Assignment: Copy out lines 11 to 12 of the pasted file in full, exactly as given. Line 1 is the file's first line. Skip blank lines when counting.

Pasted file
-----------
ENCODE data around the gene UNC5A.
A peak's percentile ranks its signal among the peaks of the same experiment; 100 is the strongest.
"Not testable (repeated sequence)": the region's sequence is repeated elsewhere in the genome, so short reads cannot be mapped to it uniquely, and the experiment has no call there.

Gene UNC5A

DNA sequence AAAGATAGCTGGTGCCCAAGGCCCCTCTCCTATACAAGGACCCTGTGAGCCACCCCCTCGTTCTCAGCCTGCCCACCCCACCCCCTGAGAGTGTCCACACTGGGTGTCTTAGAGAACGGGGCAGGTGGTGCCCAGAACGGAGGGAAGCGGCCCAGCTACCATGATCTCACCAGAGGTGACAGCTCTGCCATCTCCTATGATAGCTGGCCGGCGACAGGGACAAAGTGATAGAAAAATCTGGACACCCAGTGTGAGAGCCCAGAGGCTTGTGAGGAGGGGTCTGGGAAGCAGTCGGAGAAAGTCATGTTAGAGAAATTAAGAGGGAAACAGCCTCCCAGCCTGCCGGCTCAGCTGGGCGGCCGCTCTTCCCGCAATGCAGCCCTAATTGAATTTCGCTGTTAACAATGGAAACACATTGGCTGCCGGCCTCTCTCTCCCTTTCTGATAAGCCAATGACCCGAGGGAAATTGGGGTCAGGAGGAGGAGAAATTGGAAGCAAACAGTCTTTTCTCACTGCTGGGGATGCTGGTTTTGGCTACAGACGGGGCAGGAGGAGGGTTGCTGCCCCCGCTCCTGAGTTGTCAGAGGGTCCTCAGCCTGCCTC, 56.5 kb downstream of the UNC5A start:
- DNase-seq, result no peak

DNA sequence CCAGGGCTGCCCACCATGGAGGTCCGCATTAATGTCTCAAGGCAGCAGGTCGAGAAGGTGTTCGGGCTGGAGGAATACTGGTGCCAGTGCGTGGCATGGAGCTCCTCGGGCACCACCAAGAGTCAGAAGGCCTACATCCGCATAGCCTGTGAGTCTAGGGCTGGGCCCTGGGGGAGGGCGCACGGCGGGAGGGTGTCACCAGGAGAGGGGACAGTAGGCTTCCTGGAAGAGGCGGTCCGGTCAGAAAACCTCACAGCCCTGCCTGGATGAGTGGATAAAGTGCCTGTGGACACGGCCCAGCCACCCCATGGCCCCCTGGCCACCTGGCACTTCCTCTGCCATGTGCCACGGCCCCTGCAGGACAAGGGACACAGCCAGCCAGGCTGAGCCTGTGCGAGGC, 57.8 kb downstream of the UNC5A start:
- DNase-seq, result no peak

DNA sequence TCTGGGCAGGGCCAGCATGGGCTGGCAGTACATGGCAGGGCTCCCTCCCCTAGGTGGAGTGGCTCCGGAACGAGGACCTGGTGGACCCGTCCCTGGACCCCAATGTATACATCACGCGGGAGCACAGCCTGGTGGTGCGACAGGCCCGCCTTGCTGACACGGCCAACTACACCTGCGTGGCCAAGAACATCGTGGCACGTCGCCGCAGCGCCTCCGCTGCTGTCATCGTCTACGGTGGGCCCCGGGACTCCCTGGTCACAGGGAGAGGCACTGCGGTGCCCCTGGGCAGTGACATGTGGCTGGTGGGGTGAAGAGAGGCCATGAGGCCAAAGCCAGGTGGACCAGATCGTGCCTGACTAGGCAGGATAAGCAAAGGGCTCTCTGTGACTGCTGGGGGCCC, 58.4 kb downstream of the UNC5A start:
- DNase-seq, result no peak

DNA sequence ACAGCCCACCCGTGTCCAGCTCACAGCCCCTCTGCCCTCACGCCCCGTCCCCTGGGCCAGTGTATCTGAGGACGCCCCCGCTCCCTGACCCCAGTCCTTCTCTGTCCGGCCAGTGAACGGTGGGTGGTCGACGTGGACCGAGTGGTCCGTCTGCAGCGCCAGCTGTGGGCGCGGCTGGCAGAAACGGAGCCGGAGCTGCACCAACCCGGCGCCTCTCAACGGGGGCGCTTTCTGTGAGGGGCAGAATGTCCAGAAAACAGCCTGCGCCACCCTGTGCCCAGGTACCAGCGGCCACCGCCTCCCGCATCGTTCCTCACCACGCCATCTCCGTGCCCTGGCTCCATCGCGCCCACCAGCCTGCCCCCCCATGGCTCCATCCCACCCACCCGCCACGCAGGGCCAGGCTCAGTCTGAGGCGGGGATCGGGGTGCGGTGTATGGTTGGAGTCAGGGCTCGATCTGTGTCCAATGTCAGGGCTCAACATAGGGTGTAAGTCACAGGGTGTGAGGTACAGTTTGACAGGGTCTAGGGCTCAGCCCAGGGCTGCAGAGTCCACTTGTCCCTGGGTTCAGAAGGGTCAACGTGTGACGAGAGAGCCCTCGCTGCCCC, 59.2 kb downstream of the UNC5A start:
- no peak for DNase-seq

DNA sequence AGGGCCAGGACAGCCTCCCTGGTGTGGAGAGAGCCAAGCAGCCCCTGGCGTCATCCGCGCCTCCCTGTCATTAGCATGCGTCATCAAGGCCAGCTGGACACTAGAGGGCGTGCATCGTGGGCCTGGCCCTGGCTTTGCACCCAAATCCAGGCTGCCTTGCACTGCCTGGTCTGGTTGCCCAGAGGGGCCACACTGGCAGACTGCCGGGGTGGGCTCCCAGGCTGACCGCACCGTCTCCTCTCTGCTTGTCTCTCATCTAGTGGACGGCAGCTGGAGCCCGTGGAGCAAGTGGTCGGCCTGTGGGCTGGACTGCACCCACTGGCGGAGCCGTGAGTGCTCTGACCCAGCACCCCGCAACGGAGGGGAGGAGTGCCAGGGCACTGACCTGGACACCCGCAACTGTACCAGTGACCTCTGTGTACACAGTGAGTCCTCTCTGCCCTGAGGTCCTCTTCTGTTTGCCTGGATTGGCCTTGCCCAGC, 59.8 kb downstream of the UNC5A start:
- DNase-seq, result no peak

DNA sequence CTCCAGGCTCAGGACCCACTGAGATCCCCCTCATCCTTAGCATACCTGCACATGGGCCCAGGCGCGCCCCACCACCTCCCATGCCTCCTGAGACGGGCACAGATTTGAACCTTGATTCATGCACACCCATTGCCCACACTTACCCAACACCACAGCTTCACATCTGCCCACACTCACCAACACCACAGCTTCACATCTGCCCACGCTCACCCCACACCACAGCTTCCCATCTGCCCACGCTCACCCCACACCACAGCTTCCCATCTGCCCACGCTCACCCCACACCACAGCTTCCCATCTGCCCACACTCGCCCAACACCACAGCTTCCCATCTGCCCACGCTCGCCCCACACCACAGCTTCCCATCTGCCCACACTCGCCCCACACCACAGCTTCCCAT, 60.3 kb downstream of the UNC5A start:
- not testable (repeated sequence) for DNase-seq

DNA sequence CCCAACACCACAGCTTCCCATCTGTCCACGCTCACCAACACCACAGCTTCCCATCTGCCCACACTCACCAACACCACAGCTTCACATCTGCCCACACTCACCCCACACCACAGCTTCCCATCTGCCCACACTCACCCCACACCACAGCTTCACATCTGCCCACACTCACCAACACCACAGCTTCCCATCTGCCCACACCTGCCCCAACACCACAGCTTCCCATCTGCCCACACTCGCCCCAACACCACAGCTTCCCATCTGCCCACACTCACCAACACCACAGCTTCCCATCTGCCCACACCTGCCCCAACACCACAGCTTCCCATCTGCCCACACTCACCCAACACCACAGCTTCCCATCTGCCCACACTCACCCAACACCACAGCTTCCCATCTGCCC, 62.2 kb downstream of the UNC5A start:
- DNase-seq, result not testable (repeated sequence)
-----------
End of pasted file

DNA sequence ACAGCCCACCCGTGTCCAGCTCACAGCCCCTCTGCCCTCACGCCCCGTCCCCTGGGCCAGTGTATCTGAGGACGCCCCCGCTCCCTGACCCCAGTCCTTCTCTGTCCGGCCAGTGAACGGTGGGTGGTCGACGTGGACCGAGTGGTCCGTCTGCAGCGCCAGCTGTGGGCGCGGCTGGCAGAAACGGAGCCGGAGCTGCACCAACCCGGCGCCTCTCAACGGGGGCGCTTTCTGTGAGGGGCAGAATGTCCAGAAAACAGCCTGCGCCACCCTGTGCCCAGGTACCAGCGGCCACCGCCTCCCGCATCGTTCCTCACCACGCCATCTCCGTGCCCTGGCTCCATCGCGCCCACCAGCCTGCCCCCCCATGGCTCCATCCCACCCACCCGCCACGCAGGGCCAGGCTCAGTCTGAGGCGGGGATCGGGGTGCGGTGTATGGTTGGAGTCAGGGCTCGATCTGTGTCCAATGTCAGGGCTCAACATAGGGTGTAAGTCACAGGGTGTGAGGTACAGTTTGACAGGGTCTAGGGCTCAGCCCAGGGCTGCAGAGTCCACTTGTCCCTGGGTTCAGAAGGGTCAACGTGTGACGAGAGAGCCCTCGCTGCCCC, 59.2 kb downstream of the UNC5A start:
- no peak for DNase-seq